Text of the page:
Friday, June 5, 2009

Allen M. Steele interview

Allen Mulherin Steele has been a full time science fiction author since 1988. Prior to that, he worked in Journalism. A frequent contributor to such august magazines as Asimov's Science Fiction and Analog Science Fiction and Fact, his novels include several multi-volume works and anthologies. And he's a Dead Head. ;)

AW: What's the craziest quarter from which inspiration has struck you?

AS: Well, to understand the strange places where I sometimes get my ideas, you have to first understand that my inspiration usually comes from rather mundane sources. I might be driving or washing dishes or cleaning up the house or something like that, thinking about nothing in particular, and then something suddenly connects and I have a brainstorm. I can’t explain it, nor do I want to be able to. Nine-tenths of the time, though, that’s where and how I get my ideas.

However, over the years, I’ve reliably been able to get ideas – and some pretty good ones at that – from an unusual place: Grateful Dead concerts. I went to my first Dead show over 20 years ago and have seen them countless times since then, and quite a few of my novels and stories were not only inspired, but actually plotted, while I watched them perform. I take a notebook and pen with me, and when I get an idea, I write it down so I won’t forget. After the band formally dissolved following Jerry Garcia’s death, I attended shows by band members like Bob Weir and Phil Lesh, along with the occasional reunion tour, and have continued to get ideas from them. The most recent incidence of this happening was my novel Galaxy Blues; Part Four was almost entirely conceived during a Phil Lesh and Friends show in Hartford, Connecticut, three years ago.

I don’t know anyone else who gets their inspiration in quite the same manner. But it works for me.

AW: Do you know when you sit down to begin a piece, how long it will be: short story, novelette, novella, novel?

AS: I pretty much know, from the git-go, whether the story I’m going to write is going to be short or long, and if it’s the former whether it’ll be a short story or a novella (I don’t distinguish much between a short story and a novelette). It depends on the complexity of the idea, the setting, and if the plot is intricate. If the idea is big, the setting is large-scale, and the plot is intricate, it’s going to be a novel. If any of these factors are smaller, then it’ll be a short story or a novella. It’s that simple, really.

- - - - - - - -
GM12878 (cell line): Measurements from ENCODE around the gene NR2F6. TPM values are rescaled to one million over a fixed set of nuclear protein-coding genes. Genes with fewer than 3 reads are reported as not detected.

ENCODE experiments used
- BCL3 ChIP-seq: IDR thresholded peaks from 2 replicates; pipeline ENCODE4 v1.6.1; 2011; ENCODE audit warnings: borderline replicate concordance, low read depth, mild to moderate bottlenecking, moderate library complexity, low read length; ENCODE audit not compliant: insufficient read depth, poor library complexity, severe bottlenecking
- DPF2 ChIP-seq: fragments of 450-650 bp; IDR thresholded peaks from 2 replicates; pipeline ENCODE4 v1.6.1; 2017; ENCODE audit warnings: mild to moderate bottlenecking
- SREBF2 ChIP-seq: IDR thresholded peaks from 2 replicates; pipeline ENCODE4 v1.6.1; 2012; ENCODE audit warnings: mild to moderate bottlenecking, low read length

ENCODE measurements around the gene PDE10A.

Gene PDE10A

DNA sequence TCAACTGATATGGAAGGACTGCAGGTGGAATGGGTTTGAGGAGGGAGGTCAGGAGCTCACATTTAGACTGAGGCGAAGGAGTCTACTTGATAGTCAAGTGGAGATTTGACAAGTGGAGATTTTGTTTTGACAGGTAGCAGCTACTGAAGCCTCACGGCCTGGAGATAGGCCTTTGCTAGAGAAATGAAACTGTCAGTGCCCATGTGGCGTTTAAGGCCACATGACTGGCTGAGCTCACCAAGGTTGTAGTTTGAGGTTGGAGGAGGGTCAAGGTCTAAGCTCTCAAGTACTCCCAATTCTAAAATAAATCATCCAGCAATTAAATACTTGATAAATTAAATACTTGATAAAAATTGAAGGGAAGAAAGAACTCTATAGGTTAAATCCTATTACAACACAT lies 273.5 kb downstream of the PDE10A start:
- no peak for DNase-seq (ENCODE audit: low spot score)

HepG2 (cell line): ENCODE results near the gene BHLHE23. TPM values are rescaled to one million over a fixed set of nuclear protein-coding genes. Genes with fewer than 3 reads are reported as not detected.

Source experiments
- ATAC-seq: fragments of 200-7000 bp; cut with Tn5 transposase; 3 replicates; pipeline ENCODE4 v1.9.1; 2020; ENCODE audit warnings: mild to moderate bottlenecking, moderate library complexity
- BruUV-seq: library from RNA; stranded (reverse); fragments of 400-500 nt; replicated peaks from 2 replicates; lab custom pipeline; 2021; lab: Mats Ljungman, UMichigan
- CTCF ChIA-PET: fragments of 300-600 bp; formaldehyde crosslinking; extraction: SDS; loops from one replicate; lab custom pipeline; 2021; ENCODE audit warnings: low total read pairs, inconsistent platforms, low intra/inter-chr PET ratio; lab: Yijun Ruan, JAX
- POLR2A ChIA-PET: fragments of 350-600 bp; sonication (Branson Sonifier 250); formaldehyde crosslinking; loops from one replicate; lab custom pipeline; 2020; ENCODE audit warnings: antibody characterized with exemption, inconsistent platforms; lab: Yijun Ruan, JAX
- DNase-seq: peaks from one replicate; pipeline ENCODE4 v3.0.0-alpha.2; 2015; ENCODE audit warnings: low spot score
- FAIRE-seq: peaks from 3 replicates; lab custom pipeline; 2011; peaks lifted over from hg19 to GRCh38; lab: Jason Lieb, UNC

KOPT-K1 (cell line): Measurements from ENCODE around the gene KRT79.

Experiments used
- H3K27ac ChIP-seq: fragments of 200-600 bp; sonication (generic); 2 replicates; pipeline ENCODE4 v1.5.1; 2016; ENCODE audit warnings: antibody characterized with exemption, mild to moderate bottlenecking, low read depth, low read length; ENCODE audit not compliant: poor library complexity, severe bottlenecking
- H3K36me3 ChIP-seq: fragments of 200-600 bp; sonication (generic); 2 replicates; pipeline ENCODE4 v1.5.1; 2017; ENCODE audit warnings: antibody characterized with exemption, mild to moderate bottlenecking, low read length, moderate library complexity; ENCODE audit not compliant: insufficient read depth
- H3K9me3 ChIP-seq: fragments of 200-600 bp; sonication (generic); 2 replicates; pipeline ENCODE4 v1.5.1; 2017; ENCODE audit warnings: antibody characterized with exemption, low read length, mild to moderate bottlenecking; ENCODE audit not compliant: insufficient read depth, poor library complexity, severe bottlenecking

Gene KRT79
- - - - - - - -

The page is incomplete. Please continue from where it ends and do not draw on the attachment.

On occasion, I’ve taken an idea for a novel and reduced it to novella length, but in those instances I’ve almost always gone back later and expanded it again to become a novel. I did that with Labyrinth of Night, which was expanded from “Red Planet Blues”, and again with Chronospace, which was expanded from “`…Where Angels Fear to Tread.’” And the first two novels of the Coyote series, Coyote and Coyote Rising, are comprised of linked stories … I’ll get to why I did that later. For the most part, though, I know what the general length of the story will be almost immediately.

AW: How much time do you spend on research? Does it ever suck you in?

AS: Some stories or novels require more research than others, and a lot of that depends on how familiar I am with the subject matter and also the complexity of the story. But I rarely have a story that I don’t have to research one way or another. However, I like doing research. For me, that’s half the fun of writing … learning something I didn’t know before. And when the subject is interesting, I really start getting into it, to the point where I have to remind myself that I’ve got a novel to write.

Ninety percent of that research is reading everything on the subject that I can find, and fine-tuning my story as I go along. But written material can’t cover everything, so now and then I’ll do something that’ll give me a better idea of what I want to write about. I learned scuba diving in preparation for Oceanspace, for instance, and went to Germany to do research on the Hindenburg disaster for Chronospace. And I did a lot of hiking, canoeing and kayaking before and during the time I was writing the Coyote stories. That’s when doing my homework is a lot of fun.

AW: Which form do you enjoy writing more, novels or short stories?

AS: I don’t prefer one form over another, really. Both have inherent advantages and drawbacks. With novels, you have the ability to stretch out and tell a story in great detail and complexity … but since they necessarily take longer to write, I’m usually exhausted by the time I finish. Short stories and novellas aren’t as difficult and are more elegant, but you’re also confined by length. It’s the difference between a song and a symphony. When I’m into writing songs, I like doing them a great deal … but I also enjoy writing symphonies.

AW: Tell me about your most memorable book signing.

AS: To tell the truth, I’m really not that much into book signings. I do them out of necessity, and sometimes they can be fun, but on the whole I’d rather spend my time doing research or writing than promoting my work. Some writers enjoy the role of Science Fiction Author, but that’s their thing. It’s not mine.

Having said this, I think my favorite signing was the one where almost no one showed up. It was at a World Science Fiction Convention in Chicago, I think, and the autograph table had been tucked away in a corner where it couldn’t be easily found. So there was almost no one to bother Hal Clement and me while we spent the hour having a great conversation. Hal and I had met before, of course, but until then we’d never had much of a chance to talk. Now we had an hour to ourselves, and by the time it was over we’d become friends. I think we signed only a couple of books during that time, and neither of us cared.